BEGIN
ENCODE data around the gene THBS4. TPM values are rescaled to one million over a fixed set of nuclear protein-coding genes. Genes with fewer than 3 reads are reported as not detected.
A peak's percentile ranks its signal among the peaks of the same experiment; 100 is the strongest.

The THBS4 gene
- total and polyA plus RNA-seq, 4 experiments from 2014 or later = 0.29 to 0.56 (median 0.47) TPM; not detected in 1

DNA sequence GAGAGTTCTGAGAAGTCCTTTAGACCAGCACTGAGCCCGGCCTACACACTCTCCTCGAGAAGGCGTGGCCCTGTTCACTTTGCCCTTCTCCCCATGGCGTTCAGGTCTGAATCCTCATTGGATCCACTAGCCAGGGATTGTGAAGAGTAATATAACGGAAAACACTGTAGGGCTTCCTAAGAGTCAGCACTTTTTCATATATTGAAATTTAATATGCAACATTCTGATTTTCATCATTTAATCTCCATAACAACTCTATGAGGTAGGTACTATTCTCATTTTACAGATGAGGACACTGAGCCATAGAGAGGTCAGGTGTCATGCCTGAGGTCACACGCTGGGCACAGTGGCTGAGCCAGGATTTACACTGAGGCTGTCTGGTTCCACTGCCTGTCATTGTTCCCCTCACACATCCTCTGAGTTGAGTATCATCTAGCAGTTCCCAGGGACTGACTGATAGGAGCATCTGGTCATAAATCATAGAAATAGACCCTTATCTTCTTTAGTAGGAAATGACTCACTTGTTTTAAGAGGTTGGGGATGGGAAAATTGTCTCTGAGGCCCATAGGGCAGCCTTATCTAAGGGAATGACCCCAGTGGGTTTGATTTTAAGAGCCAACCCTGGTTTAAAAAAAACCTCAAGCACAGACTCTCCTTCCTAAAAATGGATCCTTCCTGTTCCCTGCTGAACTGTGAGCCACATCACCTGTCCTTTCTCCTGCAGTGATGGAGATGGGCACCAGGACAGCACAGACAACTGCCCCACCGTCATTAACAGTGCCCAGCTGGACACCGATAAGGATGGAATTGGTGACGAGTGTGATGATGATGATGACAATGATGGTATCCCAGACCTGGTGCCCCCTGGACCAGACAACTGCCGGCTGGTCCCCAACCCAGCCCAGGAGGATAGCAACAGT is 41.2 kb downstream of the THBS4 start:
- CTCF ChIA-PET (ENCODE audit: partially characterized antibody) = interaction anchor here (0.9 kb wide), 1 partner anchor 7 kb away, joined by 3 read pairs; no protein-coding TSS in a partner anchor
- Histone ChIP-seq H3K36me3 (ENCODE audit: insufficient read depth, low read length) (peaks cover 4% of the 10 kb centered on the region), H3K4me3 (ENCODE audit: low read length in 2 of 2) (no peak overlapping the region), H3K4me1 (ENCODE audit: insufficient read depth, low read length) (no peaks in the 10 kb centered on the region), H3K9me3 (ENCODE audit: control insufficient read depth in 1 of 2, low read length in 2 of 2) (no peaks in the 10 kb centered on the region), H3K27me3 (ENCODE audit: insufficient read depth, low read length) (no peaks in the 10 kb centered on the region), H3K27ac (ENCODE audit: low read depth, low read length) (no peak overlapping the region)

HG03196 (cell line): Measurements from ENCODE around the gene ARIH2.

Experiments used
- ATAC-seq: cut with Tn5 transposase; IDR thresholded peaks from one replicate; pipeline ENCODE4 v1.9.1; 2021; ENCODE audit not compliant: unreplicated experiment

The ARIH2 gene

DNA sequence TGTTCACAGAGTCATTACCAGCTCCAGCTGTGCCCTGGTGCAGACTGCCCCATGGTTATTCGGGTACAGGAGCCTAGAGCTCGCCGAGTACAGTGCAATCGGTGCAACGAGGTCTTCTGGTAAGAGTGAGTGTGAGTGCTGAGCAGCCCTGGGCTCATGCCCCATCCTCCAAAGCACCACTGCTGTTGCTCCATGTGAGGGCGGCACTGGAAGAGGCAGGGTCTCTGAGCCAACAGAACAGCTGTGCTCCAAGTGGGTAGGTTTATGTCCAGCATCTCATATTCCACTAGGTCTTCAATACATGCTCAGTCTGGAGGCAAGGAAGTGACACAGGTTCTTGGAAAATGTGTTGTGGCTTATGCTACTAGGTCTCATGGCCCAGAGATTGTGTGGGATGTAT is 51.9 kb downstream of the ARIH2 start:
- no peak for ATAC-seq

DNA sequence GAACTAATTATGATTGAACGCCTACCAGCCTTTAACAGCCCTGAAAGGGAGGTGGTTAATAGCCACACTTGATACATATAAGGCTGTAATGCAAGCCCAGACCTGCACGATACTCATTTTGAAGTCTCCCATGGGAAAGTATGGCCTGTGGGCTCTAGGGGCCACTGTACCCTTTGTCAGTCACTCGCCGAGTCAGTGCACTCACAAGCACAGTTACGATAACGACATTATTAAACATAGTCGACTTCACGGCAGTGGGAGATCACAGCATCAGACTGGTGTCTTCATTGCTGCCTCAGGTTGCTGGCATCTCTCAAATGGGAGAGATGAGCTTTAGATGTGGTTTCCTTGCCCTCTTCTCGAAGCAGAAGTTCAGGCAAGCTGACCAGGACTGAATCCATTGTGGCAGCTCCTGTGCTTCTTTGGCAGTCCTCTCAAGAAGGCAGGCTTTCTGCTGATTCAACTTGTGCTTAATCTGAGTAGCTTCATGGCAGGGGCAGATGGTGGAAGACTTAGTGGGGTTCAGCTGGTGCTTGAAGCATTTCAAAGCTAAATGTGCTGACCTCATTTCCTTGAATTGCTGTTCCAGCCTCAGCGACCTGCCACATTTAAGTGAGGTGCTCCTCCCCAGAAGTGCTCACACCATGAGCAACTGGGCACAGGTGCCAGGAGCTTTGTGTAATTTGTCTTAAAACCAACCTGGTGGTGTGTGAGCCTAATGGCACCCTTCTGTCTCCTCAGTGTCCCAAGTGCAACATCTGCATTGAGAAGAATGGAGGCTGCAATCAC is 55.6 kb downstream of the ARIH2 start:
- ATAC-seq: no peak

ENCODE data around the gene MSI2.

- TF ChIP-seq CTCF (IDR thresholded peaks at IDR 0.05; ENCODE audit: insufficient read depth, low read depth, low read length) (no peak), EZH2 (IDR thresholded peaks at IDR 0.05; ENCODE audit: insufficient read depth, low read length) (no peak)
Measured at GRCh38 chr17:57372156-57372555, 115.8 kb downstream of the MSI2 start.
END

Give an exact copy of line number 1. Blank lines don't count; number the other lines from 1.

ENCODE data around the gene THBS4. TPM values are rescaled to one million over a fixed set of nuclear protein-coding genes. Genes with fewer than 3 reads are reported as not detected.